30-Piece Symphony Orchestra to Perform Phantom of the Opera Musical Score at Silent Film Benefit
Catalina Island Museum
The primary role of music in movies has never changed. It reveals the emotional heart of a film. The musical score for The Phantom of the Opera emphasizes what is taking place on the screen, but even more importantly, it reveals what is not visible. A 30-piece symphony orchestra, soprano vocalist Lisa Vroman and organist Dennis James will perform the film’s score during the Catalina Island Museum Silent Film Benefit on May 16th in the Avalon Casino Theatre. Grammy Award winner, Richard Kaufman, will return again this year to conduct the performance.
The score that will be performed during the museum’s benefit was based on the original 1925 composition and adapted for modern performance by organist Dennis James. The Catalina Island Museum recently asked James to share some insight into the film’s score:
“I first got a look at the original published score for Lon Chaney's Phantom of the Opera back in 1969 when a Philadelphia-based silent film organist named Vi Eggar gave me her copy of the piano/conductor part. Silent films at that time were commonly accompanied by live orchestras, numbering anywhere from 14 to 107 musicians.
This published score served as the basis of my reconstruction and modern-day adaptation of the full orchestral score. Gradually, I was able to acquire the sets of parts that go with each of the component pieces, and was thereby able to assemble them into the score that we're presenting in May. It was composed, or more accurately "compiled," by Gustav Hinrichs and Max Winkler. Winkler is credited with creating the concept of excerpting pre-existing music and matching it to the film, selecting works from a publisher's library to fit to silent images. The publishers retained staff composers to supply other readymade materials to suit chase scenes, love scenes, battles and the like.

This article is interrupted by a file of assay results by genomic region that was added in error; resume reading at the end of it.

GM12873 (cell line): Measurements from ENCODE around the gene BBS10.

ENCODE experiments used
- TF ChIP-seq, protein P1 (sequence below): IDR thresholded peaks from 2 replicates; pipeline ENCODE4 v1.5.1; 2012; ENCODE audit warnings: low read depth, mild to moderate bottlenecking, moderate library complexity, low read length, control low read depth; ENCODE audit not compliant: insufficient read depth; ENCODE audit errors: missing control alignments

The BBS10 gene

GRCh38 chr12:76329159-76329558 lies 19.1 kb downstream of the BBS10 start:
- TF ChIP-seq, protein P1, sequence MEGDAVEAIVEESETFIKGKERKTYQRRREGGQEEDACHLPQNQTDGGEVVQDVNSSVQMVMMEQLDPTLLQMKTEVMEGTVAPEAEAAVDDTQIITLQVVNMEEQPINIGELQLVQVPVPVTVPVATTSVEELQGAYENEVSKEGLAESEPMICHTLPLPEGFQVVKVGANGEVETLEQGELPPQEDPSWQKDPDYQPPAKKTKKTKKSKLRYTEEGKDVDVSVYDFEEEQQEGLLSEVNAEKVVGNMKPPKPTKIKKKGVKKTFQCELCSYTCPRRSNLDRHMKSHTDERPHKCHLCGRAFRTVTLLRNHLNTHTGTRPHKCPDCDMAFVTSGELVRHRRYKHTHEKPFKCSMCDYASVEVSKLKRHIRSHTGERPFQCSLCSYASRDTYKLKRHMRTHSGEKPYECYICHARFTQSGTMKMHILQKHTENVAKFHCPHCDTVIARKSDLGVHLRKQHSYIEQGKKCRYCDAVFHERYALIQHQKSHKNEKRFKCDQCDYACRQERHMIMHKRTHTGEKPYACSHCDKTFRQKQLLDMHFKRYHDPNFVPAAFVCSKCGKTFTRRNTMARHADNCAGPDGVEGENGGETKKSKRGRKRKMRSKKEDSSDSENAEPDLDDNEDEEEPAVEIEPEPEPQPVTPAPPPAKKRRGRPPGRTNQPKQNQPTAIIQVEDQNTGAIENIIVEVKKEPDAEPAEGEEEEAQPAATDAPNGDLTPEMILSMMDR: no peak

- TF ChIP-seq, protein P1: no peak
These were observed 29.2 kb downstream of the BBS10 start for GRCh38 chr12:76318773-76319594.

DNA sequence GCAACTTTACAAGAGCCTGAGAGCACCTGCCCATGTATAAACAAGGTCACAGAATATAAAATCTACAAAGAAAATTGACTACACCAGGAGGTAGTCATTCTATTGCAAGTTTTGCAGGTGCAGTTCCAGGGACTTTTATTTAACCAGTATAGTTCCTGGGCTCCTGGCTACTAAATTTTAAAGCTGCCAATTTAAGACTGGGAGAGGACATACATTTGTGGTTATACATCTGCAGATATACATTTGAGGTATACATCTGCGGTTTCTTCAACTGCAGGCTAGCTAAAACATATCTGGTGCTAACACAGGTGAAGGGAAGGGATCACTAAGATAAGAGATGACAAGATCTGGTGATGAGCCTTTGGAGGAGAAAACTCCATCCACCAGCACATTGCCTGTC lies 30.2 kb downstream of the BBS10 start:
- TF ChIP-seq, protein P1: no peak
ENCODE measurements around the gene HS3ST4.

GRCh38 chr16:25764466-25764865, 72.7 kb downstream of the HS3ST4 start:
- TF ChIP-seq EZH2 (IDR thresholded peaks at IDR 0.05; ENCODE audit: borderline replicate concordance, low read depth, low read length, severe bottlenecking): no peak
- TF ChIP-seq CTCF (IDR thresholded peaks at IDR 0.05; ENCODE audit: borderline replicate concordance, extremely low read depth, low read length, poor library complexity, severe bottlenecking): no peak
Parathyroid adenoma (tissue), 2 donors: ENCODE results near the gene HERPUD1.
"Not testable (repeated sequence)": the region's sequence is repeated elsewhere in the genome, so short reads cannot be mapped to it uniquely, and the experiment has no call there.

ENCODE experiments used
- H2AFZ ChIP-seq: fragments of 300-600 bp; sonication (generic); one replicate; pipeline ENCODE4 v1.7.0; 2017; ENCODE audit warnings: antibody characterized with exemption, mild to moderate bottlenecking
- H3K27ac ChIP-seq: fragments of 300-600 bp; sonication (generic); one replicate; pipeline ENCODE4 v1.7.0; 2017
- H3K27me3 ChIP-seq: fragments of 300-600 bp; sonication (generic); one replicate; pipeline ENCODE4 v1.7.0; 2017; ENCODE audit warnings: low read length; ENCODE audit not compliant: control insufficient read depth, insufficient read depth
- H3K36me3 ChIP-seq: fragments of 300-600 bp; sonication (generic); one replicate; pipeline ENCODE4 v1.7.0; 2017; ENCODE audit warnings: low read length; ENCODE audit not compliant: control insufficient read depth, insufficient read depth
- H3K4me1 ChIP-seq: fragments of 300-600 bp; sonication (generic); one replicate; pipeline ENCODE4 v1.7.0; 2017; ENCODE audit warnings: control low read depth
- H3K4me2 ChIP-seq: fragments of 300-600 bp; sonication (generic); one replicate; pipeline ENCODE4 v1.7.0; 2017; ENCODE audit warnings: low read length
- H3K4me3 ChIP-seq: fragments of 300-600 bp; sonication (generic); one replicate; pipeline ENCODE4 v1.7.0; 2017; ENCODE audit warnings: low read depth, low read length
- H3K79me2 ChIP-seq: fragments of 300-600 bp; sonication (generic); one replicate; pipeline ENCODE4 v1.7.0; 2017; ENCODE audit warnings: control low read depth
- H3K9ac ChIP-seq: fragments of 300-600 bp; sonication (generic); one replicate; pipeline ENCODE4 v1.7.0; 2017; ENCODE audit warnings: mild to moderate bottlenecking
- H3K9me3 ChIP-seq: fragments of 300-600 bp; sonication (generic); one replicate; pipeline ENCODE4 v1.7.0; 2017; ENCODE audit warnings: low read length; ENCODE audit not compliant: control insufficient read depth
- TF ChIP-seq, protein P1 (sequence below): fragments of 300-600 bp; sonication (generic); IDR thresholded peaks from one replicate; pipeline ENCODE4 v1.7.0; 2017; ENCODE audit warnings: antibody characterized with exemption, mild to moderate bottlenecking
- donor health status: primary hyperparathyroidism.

The “Phantom” score is just such a patchwork of generics mixed with excerpted popular compositions. It features salon music and bona fide classical music, including excerpts from Charles Gounod's opera, Faust. The original score even calls for a live singer. When the Phantom character sits down to the organ to play, I will supply French Romantic classical music.”
When speaking of The Phantom of the Opera, many people think of Andrew Lloyd Webber’s Broadway musical of the same name. Though both were based on Gaston Leroux’s 1910 novel, the 1925 silent film presents the most faithful version of the Phantom.
“They have absolutely nothing to do with each other,” said James when asked about the difference between the musical scores. “The Webber score is a late 20th century Broadway show score, composed specifically for a fully staged live theatrical production. Stylistically the Webber version is a complete departure from the 1920's elements used in the silent film score.”
Experience the unique opportunity to view the original 1925 version of The Phantom of the Opera in the Avalon Casino Theatre with live musical accompaniment by a 30-piece symphony orchestra, a soprano vocalist and organist at 1:00 pm on Saturday, May 16th. The 28th Annual Catalina Island Museum Silent Film Benefit demonstrates the museum’s mission to bring history, art, music and film to the community of Avalon and its visitors.
Attend in period dress and win a prize for best-dressed individual or best-dressed couple. A prize will also be awarded for best character from the film.
Are you a member of the museum? Join us for our Members Pre-Performance Talk, between 12:00 pm and 12:30 pm, featuring the conductor of the orchestra, Richard Kaufman and organist Dennis James.
Don’t wait to purchase tickets! This event will sell out. Tickets are $20 for members of the museum and $24 for general admission. Purchasing tickets is easy. Please call 310-510-2414, visit the museum in person, or go to the Silent Film event page at www.CatalinaMuseum.org.